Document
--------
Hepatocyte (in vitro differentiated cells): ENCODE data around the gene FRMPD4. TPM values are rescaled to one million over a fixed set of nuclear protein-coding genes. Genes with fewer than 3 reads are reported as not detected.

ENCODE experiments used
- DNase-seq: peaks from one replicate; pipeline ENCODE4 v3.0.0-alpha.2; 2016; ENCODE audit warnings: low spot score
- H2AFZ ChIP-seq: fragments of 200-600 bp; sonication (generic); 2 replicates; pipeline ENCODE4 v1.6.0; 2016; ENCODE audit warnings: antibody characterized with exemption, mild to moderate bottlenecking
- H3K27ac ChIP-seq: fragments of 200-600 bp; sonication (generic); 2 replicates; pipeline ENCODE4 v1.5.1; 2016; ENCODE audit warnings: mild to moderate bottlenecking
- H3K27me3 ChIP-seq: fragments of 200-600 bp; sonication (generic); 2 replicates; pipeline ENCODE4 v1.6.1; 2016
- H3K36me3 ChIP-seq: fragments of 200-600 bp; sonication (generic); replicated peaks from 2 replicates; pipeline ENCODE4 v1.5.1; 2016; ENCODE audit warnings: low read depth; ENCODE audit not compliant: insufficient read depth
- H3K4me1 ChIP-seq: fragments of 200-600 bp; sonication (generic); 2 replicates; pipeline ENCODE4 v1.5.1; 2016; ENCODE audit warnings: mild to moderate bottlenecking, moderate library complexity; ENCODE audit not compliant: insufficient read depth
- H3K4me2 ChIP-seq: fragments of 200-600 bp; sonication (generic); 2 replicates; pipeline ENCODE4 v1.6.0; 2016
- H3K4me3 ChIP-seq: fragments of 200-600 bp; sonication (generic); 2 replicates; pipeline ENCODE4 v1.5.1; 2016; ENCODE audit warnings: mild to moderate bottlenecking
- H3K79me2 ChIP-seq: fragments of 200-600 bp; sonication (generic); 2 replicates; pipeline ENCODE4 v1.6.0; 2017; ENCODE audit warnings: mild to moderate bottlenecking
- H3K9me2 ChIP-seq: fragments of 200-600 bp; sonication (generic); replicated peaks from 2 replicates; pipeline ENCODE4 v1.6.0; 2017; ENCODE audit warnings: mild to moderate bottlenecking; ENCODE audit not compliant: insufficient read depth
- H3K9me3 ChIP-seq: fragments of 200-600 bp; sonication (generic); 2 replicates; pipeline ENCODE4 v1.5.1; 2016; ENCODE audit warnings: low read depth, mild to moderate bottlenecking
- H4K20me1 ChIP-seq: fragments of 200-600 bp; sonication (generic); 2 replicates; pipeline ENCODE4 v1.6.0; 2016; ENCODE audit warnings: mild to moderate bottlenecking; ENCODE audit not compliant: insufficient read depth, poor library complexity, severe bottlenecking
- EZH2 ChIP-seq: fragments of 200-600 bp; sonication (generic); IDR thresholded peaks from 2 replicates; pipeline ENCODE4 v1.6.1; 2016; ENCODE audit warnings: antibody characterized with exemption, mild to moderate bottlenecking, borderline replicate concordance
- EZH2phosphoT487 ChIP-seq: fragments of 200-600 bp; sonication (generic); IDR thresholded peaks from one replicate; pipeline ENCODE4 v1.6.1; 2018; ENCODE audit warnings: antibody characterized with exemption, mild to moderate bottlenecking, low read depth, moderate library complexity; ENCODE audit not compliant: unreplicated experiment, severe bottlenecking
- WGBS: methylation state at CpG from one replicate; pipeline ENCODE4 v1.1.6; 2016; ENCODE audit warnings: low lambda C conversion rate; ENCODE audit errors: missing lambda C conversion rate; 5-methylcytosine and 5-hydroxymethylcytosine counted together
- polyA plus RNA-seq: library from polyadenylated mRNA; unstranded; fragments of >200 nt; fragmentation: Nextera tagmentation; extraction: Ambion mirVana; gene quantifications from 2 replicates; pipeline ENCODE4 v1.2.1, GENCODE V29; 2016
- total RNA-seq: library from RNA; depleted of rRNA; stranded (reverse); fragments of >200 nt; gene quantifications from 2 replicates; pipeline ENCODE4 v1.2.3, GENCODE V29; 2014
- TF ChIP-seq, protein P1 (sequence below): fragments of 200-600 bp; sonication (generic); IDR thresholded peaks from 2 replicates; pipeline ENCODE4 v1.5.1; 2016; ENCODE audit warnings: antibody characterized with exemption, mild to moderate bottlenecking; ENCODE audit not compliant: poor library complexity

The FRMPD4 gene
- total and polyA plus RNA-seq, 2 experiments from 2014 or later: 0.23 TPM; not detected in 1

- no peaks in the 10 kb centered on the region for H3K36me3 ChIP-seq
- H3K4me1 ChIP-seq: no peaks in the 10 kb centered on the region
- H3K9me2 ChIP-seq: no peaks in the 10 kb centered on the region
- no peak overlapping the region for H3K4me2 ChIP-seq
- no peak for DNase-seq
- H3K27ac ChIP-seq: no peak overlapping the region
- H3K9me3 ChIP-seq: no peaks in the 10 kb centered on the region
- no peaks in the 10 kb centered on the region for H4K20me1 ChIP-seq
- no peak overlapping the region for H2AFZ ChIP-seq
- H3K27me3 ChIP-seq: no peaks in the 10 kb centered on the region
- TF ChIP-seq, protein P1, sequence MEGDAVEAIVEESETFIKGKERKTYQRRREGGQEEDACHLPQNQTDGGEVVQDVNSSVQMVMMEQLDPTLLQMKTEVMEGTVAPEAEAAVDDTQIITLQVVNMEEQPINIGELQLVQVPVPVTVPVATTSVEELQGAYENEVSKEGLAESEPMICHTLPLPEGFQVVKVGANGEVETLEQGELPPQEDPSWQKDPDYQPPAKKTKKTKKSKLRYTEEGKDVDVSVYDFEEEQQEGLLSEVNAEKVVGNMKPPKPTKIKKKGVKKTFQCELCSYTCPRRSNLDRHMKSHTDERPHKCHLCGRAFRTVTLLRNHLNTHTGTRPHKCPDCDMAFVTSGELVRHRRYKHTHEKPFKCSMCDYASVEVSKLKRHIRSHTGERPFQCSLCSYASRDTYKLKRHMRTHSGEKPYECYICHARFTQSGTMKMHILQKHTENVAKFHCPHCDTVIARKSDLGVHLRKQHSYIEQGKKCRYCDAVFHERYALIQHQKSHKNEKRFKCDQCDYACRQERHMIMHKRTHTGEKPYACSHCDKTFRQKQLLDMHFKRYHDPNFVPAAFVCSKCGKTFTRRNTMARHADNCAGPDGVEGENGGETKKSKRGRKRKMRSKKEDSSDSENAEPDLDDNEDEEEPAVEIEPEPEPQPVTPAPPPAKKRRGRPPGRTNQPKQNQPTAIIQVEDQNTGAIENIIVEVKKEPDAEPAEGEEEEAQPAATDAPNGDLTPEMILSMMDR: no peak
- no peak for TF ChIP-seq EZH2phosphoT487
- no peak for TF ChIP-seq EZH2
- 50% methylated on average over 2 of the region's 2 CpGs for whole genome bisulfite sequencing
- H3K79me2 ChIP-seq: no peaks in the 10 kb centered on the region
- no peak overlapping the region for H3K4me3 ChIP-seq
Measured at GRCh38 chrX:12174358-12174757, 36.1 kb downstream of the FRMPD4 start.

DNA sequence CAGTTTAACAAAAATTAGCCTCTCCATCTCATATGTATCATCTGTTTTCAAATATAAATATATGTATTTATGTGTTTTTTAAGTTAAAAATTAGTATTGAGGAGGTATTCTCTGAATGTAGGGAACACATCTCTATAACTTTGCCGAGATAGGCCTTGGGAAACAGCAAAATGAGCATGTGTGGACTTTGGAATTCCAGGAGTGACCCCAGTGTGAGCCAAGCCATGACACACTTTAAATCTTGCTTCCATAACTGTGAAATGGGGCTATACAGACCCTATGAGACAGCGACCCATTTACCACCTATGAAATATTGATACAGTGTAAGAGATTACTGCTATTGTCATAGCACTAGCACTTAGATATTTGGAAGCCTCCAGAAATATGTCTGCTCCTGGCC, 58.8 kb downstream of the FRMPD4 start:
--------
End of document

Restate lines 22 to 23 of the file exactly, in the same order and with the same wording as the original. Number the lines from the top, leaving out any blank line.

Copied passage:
- total and polyA plus RNA-seq, 2 experiments from 2014 or later: 0.23 TPM; not detected in 1

- no peaks in the 10 kb centered on the region for H3K36me3 ChIP-seq